Physiological effects of hypercapnia in the deep-sea bivalve Acesta excavata (Fabricius, 1779) (Bivalvia; Limidae)

Karen M. Hammer, Erlend Kristiansen, Karl Erik Zachariassen

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    The option of storing CO(2) in subsea rock formations to mitigate future increases in atmospheric CO(2) may induce problems for animals in the deep sea. In the present study the deep-sea bivalve Acesta excavata was subjected to environmental hypercapnia (pHSW 6.35, P(CO2), =33,000 mu atm) corresponding to conditions reported from natural CO(2) seeps. Effects on acid base status and metabolic rate were related to time of exposure and subsequent recovery. During exposure there was an uncompensated drop in both hemolymph and intracellular pH. Intracellular pH returned to control values, while extracellular pH remained significantly lower during recovery. Intracellular non-bicarbonate buffering capacity of the posterior adductor muscle of hypercapnic animals was significantly lower than control values, but this was not the case for the remaining tissues analyzed. Oxygen consumption initially dropped by 60%, but then increased during the final stages of exposure, which may suggest a higher tolerance to hypercapnia than expected for a deep-living species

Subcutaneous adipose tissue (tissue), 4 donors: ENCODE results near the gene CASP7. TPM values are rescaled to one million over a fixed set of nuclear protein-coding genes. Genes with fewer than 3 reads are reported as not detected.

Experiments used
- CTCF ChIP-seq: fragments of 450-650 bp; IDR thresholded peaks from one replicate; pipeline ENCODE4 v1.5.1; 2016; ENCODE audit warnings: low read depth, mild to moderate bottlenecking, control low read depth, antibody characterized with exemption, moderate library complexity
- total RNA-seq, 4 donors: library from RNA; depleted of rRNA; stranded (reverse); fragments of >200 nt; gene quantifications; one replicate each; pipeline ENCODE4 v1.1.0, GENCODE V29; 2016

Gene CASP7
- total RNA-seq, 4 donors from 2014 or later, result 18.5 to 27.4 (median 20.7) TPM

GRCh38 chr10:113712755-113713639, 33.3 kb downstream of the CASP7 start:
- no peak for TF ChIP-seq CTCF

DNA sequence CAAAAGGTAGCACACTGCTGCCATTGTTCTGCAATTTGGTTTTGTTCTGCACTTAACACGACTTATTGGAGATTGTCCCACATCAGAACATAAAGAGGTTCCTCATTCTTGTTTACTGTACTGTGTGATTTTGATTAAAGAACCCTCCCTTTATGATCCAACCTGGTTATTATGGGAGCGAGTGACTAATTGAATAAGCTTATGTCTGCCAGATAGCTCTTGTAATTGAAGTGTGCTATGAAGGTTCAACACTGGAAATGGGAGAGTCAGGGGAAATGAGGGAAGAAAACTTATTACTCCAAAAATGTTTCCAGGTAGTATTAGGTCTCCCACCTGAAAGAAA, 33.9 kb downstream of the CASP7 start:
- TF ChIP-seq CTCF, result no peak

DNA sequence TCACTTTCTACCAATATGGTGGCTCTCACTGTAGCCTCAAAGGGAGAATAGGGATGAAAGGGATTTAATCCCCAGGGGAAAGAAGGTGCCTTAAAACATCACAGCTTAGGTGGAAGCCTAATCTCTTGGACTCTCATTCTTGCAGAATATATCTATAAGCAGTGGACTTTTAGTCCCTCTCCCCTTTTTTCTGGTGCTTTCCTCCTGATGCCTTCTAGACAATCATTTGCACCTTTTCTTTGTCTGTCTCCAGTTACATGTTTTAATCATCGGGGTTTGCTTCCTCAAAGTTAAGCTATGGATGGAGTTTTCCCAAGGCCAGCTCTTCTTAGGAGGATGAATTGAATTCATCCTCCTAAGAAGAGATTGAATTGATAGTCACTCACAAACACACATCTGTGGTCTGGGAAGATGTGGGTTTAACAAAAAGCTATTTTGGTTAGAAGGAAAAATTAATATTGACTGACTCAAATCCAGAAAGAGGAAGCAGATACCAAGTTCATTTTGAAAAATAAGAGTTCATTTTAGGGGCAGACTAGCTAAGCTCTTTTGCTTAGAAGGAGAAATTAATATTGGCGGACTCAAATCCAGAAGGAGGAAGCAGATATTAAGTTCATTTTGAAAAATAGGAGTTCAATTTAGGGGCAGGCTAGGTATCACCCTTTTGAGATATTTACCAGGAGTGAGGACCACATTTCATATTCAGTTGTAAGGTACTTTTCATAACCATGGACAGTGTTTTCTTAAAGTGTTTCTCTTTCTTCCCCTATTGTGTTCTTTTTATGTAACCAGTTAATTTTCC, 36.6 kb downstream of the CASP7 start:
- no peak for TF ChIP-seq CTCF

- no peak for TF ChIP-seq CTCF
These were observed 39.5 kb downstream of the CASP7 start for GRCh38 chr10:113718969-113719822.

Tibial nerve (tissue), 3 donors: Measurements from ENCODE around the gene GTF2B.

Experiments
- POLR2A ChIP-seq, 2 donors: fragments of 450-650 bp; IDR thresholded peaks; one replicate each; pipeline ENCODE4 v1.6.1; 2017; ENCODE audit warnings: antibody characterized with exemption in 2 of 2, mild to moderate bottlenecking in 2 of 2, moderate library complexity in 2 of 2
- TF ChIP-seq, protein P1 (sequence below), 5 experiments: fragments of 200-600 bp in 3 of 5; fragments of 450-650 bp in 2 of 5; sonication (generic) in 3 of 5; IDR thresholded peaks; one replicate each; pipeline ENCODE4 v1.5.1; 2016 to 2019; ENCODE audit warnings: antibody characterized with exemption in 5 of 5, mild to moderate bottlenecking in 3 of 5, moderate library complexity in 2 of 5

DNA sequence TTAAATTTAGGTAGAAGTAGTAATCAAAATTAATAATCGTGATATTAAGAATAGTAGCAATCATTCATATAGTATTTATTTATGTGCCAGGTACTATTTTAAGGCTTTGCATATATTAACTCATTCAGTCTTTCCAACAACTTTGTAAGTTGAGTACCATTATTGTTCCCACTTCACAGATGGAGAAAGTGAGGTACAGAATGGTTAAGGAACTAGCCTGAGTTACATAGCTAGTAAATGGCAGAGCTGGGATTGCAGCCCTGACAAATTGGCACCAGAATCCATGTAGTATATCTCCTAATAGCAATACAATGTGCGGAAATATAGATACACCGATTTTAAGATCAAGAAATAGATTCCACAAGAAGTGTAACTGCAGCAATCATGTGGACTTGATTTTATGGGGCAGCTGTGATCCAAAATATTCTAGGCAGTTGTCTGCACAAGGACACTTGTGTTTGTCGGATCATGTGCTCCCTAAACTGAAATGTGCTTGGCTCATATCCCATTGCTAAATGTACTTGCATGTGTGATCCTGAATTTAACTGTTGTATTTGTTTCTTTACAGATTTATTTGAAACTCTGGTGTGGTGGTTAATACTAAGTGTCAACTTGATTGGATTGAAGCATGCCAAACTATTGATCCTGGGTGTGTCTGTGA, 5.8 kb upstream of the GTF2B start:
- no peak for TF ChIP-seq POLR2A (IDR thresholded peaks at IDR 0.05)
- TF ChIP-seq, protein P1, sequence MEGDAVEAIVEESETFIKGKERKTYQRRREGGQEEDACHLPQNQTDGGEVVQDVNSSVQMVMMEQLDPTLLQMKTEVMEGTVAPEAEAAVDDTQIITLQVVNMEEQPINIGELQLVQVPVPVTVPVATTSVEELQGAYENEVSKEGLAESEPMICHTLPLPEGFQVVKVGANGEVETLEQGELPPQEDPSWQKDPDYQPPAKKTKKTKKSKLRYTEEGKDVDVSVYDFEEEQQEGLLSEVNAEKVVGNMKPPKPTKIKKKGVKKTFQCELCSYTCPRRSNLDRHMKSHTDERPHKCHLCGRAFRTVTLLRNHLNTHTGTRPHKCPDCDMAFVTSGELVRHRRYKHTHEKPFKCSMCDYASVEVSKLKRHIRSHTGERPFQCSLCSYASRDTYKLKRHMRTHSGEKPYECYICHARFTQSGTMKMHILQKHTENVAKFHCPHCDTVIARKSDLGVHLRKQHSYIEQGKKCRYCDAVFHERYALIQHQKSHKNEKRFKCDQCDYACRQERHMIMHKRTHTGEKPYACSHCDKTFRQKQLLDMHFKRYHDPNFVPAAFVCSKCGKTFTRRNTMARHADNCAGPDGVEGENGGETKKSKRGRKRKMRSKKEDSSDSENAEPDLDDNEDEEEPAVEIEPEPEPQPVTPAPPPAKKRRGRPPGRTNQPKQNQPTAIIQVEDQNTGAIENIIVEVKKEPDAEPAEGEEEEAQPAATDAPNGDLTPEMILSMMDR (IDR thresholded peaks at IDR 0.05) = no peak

TidsskriftMarine Environmental Research
    Udgave nummer3
    Sider (fra-til)135-142
    StatusUdgivet - 2011

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